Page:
An “extraterrestrial intelligence signal” detected by Chinese scientists?

A team of Chinese scientists scanning distant exoplanets for signs of life say they have found ‘suspicious signals’ that could point towards an alien civilization.

The report appeared today in Science and Technology Daily, the official newspaper of China’s Ministry of Science and Technology.

However, the authors of the finding urge caution while examining the findings, as the explanation for what was detected could be more prosaic.

“The possibility that a suspicious signal is some kind of radio interference is also very high, and it needs to be further confirmed and ruled out, which can be a long process,” said Zhang Tongjie, chief scientist with the China Extraterrestrial Research Group.

The researchers found the unusual narrowband signals by processing data from 2019 obtained by the FAST radio telescope, a giant extraterrestrial signal hunter located in southwestern China that is also the largest of its kind in the world.

While the claim is obviously huge, experts were quick to point out that there may be simpler explanations for the signs as well.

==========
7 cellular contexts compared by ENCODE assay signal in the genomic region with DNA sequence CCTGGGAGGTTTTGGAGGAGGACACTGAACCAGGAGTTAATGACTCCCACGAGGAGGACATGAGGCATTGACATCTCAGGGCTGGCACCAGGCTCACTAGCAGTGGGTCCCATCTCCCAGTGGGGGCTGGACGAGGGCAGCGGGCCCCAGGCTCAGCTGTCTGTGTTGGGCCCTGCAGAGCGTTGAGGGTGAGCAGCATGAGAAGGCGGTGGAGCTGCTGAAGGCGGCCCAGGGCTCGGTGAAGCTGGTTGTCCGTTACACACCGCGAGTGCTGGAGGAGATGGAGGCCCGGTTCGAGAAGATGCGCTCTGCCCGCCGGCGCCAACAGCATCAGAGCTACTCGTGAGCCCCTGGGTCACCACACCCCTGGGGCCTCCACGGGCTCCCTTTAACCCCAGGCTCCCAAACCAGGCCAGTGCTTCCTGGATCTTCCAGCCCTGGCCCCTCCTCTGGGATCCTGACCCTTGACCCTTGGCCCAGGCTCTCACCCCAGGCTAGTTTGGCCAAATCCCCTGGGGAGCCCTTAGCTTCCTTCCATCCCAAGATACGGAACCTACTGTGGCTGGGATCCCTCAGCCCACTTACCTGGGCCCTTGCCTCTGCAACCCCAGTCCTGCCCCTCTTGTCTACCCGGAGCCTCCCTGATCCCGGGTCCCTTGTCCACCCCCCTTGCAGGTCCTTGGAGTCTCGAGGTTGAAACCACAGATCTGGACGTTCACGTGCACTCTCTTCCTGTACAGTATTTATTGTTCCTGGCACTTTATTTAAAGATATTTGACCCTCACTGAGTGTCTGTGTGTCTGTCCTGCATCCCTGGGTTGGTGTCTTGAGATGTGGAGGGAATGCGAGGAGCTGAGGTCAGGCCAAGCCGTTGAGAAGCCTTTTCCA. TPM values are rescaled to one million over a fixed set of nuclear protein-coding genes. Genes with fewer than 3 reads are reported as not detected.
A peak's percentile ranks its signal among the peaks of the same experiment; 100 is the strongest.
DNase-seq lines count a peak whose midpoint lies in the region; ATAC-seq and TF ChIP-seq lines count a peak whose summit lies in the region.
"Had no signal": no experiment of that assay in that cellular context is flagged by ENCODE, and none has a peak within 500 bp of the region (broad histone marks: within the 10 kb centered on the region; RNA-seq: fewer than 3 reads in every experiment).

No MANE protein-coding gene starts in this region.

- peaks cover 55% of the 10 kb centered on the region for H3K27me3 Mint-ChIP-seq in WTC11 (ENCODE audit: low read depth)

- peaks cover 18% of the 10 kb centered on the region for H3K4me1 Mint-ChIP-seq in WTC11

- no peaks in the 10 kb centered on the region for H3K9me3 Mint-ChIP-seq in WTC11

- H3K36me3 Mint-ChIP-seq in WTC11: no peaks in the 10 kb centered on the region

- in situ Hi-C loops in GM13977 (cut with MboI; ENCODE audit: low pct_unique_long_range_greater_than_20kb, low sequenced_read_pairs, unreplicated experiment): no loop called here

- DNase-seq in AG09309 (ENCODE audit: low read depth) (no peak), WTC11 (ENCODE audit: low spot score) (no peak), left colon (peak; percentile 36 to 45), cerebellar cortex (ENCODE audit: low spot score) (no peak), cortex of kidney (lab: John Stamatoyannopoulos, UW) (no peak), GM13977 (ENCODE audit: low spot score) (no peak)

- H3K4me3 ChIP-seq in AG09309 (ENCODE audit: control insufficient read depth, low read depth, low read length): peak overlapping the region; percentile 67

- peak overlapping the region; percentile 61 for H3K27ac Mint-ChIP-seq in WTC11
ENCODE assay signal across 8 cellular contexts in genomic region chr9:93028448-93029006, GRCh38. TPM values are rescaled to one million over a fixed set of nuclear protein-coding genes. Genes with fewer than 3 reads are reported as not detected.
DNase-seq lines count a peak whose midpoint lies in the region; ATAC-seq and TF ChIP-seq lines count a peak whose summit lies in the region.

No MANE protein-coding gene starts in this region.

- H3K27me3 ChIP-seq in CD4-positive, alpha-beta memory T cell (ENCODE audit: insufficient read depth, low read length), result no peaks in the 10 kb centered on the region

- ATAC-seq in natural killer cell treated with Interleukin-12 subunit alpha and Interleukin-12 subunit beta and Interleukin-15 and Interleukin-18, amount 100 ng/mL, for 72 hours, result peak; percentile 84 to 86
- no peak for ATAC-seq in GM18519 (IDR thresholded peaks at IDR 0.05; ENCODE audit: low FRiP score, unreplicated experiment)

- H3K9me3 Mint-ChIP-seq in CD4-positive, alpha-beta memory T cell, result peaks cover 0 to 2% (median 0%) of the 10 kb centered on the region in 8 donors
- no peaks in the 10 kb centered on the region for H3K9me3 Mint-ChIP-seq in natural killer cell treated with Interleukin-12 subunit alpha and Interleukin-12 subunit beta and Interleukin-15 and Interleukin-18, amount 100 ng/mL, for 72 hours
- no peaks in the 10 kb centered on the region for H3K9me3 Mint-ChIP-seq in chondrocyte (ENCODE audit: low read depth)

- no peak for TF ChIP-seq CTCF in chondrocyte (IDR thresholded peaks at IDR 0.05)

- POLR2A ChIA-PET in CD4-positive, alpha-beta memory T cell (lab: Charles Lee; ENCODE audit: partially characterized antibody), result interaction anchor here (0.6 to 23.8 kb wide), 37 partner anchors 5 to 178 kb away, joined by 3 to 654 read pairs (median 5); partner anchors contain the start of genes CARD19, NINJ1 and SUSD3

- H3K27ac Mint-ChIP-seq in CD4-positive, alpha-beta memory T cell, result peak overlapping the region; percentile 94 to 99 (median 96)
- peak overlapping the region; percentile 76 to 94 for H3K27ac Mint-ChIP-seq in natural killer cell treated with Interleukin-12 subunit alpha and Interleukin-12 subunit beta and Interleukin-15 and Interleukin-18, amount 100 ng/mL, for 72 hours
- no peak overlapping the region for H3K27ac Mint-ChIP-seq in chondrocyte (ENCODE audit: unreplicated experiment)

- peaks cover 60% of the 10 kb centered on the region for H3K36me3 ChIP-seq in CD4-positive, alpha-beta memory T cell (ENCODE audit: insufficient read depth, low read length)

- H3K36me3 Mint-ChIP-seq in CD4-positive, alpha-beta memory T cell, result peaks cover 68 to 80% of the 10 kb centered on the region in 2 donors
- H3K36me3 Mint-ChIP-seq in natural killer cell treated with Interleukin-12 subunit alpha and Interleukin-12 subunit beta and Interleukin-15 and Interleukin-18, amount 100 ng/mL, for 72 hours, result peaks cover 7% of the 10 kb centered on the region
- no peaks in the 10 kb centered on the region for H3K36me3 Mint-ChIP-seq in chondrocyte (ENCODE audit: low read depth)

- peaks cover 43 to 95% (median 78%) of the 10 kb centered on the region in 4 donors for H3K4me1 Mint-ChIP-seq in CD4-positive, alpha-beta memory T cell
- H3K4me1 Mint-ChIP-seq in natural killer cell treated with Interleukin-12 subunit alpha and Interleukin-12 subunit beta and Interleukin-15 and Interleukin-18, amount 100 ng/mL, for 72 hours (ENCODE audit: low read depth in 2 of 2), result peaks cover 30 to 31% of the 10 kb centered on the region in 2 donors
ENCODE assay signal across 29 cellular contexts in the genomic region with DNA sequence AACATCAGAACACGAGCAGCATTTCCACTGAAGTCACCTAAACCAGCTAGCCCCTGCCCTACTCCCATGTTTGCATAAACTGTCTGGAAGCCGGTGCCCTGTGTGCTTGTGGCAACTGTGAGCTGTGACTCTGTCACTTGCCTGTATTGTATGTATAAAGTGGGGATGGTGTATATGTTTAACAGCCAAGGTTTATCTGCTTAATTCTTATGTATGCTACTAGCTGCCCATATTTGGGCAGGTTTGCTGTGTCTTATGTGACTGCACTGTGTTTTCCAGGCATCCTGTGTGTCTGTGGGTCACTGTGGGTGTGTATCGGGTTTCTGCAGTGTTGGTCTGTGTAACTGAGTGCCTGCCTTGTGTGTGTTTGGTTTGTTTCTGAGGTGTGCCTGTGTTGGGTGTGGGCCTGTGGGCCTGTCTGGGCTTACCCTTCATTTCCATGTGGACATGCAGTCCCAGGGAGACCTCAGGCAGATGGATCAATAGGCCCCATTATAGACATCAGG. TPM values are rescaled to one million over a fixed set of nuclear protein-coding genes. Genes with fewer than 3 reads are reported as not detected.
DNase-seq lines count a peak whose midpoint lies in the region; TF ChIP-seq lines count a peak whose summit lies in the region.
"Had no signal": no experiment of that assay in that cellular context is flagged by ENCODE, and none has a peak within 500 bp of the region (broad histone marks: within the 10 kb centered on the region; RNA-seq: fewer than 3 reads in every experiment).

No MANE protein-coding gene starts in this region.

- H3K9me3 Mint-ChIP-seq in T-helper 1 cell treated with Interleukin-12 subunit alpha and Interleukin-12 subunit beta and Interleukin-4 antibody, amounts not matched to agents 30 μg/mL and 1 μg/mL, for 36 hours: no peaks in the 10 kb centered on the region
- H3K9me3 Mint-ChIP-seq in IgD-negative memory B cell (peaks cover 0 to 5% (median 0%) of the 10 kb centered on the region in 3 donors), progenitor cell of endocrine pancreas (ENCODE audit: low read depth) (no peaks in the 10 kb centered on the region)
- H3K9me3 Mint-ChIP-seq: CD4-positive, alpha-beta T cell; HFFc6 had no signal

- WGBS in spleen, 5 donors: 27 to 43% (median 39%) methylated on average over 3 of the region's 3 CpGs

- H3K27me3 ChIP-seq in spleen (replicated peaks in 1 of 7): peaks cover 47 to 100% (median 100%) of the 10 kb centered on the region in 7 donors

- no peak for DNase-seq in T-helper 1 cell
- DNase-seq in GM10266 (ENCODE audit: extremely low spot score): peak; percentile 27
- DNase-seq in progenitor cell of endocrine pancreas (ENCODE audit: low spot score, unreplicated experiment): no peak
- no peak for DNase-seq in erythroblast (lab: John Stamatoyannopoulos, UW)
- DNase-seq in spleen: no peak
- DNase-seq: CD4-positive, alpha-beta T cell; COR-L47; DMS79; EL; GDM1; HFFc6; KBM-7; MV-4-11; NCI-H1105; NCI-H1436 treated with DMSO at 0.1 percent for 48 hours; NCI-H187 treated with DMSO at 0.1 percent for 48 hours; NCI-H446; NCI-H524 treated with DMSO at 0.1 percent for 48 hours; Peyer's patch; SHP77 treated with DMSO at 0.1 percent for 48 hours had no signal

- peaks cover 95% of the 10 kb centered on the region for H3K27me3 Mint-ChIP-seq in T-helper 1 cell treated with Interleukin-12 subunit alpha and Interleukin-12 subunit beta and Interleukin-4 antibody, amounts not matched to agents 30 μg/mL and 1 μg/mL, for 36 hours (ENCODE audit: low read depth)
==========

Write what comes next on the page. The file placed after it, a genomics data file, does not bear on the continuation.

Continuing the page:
Also, we should take these statements with a grain of salt as we have yet to see a scientific article, let alone a peer review.

“This is interesting, but don’t get too excited,” SpaceNews journalist Andrew Jones tweeted.

The massive FAST telescope is better suited to the task of searching for extraterrestrial civilizations than the recently collapsed Arecibo radio telescope in Puerto Rico, which has been used to probe the night sky for signs of intelligent life in the past.

“That’s because it’s bigger, twice as sensitive, and can accept signals from a much wider swath of the sky thanks to its 19-beam receiver,” Tongjie argued.

“FAST will repeat observations of suspicious signals that have already been discovered to identify and detect new signals,” he added. Despite the warnings, the team is already excited about the possibility of confirming the world-altering discovery—or disappointed if the opposite, of course.

“We hope that the FAST radio telescope will be the first to discover and confirm the existence of extraterrestrial civilizations,” Tongjie told the newspaper.

But there is another big problem that could prevent the team from confirming that we have indeed made first contact: a tight schedule.

Peng Bo, a researcher at the National Astronomical Observatories, confirmed to the newspaper that he believed the suspicious signals were likely of extraterrestrial origin, “but we don’t have time to identify them.”

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